Morgantown, West Virginia – It’s easy to give up on Neal Brown. He’s never accomplished anything at a high level in college football. While he was moderately successful at Troy, Troy isn’t a Power 5 school and Troy isn’t West Virginia University.
Brown, who is 17-18 at West Virginia, is not a proven coach at this level and the Mountaineers football program is not in a better place now than it was when he was hired in 2019.
While Brown has been a fine representative of the state with his politically-correct, aw-shucks personality, he’s not a West Virginian. He’s a young head coach who would jump at the chance if a better job became available to him.
Not that there’s anything wrong with a coach moving on to bigger and better opportunities, but Bob Huggins wouldn’t do that. He’s earned the right to remain the head coach at West Virginia for as long as he wants to do it.
Huggins’ critics argue that the game of basketball and the landscape of college athletics have passed him by – and perhaps there’s a hint of truth in that argument – but Huggins has proven, unlike Neal Brown, that he’s more than capable of turning a negative situation quickly into a very positive, successful one.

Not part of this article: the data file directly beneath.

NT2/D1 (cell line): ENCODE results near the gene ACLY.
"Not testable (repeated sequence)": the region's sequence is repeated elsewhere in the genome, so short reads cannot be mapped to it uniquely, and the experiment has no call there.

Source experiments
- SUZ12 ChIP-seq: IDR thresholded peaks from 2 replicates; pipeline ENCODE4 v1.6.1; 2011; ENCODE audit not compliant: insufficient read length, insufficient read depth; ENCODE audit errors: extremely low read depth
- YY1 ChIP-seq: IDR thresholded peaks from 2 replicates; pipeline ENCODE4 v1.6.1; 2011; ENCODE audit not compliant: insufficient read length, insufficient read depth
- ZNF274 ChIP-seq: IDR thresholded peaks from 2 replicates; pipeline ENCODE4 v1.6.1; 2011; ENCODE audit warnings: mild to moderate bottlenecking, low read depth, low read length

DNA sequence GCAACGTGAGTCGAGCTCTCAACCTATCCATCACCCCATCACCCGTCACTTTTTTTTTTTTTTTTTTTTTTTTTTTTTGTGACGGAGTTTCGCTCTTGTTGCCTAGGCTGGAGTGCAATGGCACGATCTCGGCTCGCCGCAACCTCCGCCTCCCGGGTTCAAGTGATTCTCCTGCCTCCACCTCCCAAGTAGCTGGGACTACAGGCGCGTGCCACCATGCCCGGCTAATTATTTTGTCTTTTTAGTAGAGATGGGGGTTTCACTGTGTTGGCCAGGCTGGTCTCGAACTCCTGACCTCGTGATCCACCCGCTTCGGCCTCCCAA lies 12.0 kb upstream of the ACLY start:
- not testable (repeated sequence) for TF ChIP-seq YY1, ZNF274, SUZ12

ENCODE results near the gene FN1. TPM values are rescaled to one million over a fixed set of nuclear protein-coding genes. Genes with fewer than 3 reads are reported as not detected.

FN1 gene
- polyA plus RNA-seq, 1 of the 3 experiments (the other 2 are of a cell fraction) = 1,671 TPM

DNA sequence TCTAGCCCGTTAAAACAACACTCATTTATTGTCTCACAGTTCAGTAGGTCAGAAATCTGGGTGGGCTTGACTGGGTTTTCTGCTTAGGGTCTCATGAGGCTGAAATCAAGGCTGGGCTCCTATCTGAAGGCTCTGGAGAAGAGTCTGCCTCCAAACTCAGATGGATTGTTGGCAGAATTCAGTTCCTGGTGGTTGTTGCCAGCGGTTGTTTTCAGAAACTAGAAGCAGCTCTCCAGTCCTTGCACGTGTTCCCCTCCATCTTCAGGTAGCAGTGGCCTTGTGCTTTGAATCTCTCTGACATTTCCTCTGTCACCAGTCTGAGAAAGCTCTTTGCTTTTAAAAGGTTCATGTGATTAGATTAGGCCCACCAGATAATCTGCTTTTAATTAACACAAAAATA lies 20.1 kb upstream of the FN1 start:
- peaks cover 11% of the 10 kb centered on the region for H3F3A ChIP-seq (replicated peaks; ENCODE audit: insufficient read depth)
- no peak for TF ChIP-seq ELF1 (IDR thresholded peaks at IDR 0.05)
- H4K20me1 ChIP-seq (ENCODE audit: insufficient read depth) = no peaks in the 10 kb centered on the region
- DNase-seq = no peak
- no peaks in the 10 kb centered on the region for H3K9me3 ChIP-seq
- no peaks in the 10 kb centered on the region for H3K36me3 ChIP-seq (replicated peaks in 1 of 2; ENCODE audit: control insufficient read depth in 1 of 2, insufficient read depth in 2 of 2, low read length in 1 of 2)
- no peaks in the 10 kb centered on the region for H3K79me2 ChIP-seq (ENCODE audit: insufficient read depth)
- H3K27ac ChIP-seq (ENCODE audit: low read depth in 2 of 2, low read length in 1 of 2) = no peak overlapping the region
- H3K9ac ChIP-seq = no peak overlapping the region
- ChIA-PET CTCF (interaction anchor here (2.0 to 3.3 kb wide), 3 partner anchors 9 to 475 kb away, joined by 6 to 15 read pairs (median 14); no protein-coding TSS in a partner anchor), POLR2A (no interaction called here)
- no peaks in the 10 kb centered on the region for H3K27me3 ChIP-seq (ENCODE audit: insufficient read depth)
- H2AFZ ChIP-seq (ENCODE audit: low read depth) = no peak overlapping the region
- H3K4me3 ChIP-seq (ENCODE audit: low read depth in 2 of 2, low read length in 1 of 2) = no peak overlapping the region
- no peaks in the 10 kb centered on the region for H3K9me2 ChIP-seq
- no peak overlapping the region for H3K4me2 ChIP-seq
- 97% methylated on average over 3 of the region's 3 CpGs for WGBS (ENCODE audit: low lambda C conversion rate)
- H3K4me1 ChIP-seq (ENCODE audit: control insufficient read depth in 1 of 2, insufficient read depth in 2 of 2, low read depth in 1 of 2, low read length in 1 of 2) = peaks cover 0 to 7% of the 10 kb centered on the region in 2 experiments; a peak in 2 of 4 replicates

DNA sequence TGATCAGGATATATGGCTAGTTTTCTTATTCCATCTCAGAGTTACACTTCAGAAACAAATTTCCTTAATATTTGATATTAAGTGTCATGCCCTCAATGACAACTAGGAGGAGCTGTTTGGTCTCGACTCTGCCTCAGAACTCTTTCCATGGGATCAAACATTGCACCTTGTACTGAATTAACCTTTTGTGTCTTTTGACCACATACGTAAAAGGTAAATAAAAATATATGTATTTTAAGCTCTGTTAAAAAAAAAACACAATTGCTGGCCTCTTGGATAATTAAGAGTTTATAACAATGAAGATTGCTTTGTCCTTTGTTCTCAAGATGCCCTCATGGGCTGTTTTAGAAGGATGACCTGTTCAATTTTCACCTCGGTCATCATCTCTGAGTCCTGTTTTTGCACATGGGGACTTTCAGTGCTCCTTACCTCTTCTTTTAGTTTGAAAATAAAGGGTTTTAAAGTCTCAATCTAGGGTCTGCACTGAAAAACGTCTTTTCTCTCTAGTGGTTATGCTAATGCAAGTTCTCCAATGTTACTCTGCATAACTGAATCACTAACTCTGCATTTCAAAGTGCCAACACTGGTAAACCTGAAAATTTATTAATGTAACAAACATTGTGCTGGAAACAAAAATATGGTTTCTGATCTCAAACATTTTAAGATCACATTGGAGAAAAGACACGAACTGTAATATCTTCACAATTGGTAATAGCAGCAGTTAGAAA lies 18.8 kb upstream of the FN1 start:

In 2012-2013, West Virginia was 13-19. A year later, the Mountaineers finished 17-16. The next four seasons, West Virginia went 25-10, 26-9, 28-9 and 26-11.
So when Bob Huggins says that he’s going to fix it, it’s easy to believe it and trust him. When Neal Brown does it, it feels like empty rhetoric simply because he’s never proven that he’s capable of fixing a situation as important and complicated as the West Virginia football program.
Huggins looks miserable on his stool, watching helplessly as his team makes blunder after blunder, mistake after mistake. He’s miserable because losing destroys him, and if Bob Huggins has proven anything during his long and extraordinary career in college basketball, he’s shown that he has a remarkable ability to fix a bad situation.
It’s hard to trust the climb in football. It’s easy to trust Bob Huggins.